MANILA— The Department of Health (DOH) on Saturday said it is willing to listen to angry health care workers' demands and concerns, days after they bared the plan to commit mass resignations as more hospitals get overwhelmed with COVID-19 admissions.
In a public briefing, Health Undersecretary Maria Rosario Vergeire said the medical workers' plan would have a negative effect on the country's hospitals as the Phiippines battles another surge of infections.
Many hospitals have already declared critical to full capacity.
"Sana po mapag-usapan natin lahat ito pong inyong mga hinaing para hindi tayo umabot sa ganitong aksyon dahil ito po ay makakaapekto sa sitwasyon natin na kailangang-kailangan po namin kayo... ng ating mga kababayan," said Vergeire.
(I hope that we can talk this through so it would not lead to that. Mass resignations would strain our health care system, most especially at a time of need.)
Health workers in private hospitals and medical institutions in the country are considering a "medical lockdown" due to reported low salaries and lack of benefits, according to a labor union official.
UST Hospital union president Donnel John Siason on Thursday said private sector health workers are frustrated that they are not receiving benefits which their counterparts in the public institution have been given.
But the health department said their channels are open for the health workers' concerns.
"Kung mayroon po tayong mga hinaing, kami po ay patuloy na nakikipag-ugnayan sa mga organisasyon ng health care workers at amin pong pinapakinggan ang kanilang mga dinudulog at kung magagawa namin agad-agad, ginagawa namin agad-agad kung ano ang mga kailangan nila."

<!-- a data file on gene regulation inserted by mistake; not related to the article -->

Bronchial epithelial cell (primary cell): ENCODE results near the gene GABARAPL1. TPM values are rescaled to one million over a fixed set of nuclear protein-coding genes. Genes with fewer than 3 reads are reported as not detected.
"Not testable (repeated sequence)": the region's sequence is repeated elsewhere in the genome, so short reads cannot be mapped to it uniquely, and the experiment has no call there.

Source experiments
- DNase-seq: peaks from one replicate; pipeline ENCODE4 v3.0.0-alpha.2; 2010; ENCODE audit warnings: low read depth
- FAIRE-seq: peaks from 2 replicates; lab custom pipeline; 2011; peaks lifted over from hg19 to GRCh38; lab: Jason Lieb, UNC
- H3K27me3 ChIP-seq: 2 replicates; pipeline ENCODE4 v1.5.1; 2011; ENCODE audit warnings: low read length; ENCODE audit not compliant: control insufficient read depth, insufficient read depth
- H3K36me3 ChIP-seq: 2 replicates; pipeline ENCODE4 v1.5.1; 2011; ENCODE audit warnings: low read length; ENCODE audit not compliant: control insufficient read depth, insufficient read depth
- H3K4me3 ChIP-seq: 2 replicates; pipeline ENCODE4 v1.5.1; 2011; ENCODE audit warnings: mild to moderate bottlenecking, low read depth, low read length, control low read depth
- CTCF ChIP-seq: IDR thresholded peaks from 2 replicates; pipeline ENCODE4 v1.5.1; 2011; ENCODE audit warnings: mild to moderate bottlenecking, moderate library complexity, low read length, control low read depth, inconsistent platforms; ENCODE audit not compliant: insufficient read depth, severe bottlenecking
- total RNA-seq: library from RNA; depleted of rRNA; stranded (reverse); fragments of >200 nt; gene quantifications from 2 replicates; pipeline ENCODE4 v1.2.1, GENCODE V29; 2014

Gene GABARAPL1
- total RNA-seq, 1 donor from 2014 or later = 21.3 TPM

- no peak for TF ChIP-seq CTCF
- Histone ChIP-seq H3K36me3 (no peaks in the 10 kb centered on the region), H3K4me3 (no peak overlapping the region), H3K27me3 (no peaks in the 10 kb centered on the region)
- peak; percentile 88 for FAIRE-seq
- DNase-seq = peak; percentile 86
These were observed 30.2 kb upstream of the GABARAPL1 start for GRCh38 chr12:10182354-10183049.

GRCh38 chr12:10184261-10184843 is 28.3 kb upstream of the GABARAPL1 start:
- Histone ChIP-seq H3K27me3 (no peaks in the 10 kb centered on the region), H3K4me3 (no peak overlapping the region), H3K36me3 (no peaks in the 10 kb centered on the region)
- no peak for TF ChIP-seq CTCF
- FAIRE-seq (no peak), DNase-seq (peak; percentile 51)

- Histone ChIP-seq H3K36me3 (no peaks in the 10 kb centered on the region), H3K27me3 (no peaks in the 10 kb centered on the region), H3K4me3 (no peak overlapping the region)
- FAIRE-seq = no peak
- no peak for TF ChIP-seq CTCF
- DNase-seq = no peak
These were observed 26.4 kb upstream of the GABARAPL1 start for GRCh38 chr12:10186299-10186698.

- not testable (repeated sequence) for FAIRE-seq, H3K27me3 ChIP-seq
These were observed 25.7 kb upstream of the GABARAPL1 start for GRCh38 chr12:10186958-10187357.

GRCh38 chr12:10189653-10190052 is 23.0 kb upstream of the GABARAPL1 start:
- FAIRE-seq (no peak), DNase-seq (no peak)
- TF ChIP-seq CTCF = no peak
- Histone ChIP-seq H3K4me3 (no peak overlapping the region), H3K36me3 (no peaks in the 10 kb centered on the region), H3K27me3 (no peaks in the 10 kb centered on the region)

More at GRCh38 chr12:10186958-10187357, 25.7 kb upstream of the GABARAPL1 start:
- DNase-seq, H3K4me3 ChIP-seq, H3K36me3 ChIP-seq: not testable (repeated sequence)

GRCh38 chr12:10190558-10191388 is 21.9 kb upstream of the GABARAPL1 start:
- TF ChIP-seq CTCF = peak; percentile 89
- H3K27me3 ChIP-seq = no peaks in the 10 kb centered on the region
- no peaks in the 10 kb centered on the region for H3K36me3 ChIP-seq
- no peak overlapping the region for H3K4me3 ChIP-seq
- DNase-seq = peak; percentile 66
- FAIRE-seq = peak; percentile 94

(If you have any concerns, we are willing to coordinate with your unions to talk about it. We will try to respond to it immediately.)
Video Courtesy of PTV4
Labor Secretary Silvestre Bello III this week said the management of private hospitals should also raise the salaries of their employees. He added that the Senate should "compel" administrations of private health institutions to elevate the wages of their workers.
The development came as the country faced record infections over the past week, with new cases reaching over 13,000 on Friday, the second highest daily increase since the pandemic began.
Experts said the surge of infections in the country is likely driven by the more transmissible COVID-19 Delta variant, which ripped through India's health care system at its peak and has caused spikes in cases in Malaysia, Indonesia and Thailand.